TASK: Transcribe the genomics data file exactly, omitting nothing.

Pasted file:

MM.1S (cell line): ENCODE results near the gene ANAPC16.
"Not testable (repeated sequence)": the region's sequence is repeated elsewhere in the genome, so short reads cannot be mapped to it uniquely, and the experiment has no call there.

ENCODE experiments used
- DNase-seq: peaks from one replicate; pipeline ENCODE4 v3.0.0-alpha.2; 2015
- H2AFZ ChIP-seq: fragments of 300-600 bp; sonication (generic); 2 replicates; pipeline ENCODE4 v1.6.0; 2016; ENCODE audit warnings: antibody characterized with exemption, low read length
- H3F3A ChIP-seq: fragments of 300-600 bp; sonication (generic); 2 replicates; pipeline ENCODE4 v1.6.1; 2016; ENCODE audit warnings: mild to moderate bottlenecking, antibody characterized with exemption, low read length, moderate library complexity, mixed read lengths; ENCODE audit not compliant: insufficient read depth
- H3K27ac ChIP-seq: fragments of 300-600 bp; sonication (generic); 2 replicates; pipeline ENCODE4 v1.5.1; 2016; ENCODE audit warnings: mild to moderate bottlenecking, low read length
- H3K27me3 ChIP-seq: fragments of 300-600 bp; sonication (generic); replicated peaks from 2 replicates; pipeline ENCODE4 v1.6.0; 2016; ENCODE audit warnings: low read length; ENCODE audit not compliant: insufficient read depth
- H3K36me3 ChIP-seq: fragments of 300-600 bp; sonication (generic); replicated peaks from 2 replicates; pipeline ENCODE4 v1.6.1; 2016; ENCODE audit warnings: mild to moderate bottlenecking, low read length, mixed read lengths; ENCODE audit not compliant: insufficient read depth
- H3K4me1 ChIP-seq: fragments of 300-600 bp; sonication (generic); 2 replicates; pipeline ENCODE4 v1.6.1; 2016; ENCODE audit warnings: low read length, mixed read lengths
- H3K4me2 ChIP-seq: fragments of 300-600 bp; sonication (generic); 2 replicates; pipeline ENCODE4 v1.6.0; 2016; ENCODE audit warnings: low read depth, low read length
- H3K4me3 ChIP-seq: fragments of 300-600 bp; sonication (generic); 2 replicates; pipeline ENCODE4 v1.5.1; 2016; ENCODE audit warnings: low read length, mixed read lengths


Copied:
MM.1S (cell line): ENCODE results near the gene ANAPC16.
"Not testable (repeated sequence)": the region's sequence is repeated elsewhere in the genome, so short reads cannot be mapped to it uniquely, and the experiment has no call there.

ENCODE experiments used
- DNase-seq: peaks from one replicate; pipeline ENCODE4 v3.0.0-alpha.2; 2015
- H2AFZ ChIP-seq: fragments of 300-600 bp; sonication (generic); 2 replicates; pipeline ENCODE4 v1.6.0; 2016; ENCODE audit warnings: antibody characterized with exemption, low read length
- H3F3A ChIP-seq: fragments of 300-600 bp; sonication (generic); 2 replicates; pipeline ENCODE4 v1.6.1; 2016; ENCODE audit warnings: mild to moderate bottlenecking, antibody characterized with exemption, low read length, moderate library complexity, mixed read lengths; ENCODE audit not compliant: insufficient read depth
- H3K27ac ChIP-seq: fragments of 300-600 bp; sonication (generic); 2 replicates; pipeline ENCODE4 v1.5.1; 2016; ENCODE audit warnings: mild to moderate bottlenecking, low read length
- H3K27me3 ChIP-seq: fragments of 300-600 bp; sonication (generic); replicated peaks from 2 replicates; pipeline ENCODE4 v1.6.0; 2016; ENCODE audit warnings: low read length; ENCODE audit not compliant: insufficient read depth
- H3K36me3 ChIP-seq: fragments of 300-600 bp; sonication (generic); replicated peaks from 2 replicates; pipeline ENCODE4 v1.6.1; 2016; ENCODE audit warnings: mild to moderate bottlenecking, low read length, mixed read lengths; ENCODE audit not compliant: insufficient read depth
- H3K4me1 ChIP-seq: fragments of 300-600 bp; sonication (generic); 2 replicates; pipeline ENCODE4 v1.6.1; 2016; ENCODE audit warnings: low read length, mixed read lengths
- H3K4me2 ChIP-seq: fragments of 300-600 bp; sonication (generic); 2 replicates; pipeline ENCODE4 v1.6.0; 2016; ENCODE audit warnings: low read depth, low read length
- H3K4me3 ChIP-seq: fragments of 300-600 bp; sonication (generic); 2 replicates; pipeline ENCODE4 v1.5.1; 2016; ENCODE audit warnings: low read length, mixed read lengths